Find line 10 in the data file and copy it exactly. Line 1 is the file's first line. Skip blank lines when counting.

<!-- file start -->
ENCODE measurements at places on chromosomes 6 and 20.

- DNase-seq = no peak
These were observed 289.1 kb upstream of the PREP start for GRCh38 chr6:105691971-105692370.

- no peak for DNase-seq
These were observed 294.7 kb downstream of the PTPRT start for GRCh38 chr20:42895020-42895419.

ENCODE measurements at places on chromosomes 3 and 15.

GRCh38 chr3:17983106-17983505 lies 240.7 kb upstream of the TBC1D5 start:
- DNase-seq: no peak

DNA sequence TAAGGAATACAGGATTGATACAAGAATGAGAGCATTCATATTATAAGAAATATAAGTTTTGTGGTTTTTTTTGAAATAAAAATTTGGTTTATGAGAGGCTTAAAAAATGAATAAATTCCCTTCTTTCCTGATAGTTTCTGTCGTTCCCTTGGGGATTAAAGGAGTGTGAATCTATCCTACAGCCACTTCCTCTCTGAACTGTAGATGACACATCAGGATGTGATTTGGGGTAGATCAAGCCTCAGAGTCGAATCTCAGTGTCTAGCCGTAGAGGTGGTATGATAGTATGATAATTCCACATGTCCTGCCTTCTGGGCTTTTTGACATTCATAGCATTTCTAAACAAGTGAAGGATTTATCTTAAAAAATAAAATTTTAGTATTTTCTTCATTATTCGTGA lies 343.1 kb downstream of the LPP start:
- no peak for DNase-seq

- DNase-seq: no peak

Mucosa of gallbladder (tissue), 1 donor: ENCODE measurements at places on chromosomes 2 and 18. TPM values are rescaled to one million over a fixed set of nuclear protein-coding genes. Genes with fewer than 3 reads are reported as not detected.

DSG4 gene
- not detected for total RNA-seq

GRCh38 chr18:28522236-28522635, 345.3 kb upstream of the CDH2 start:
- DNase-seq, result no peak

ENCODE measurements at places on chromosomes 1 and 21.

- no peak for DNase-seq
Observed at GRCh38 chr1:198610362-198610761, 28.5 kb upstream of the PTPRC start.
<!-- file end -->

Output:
- no peak for DNase-seq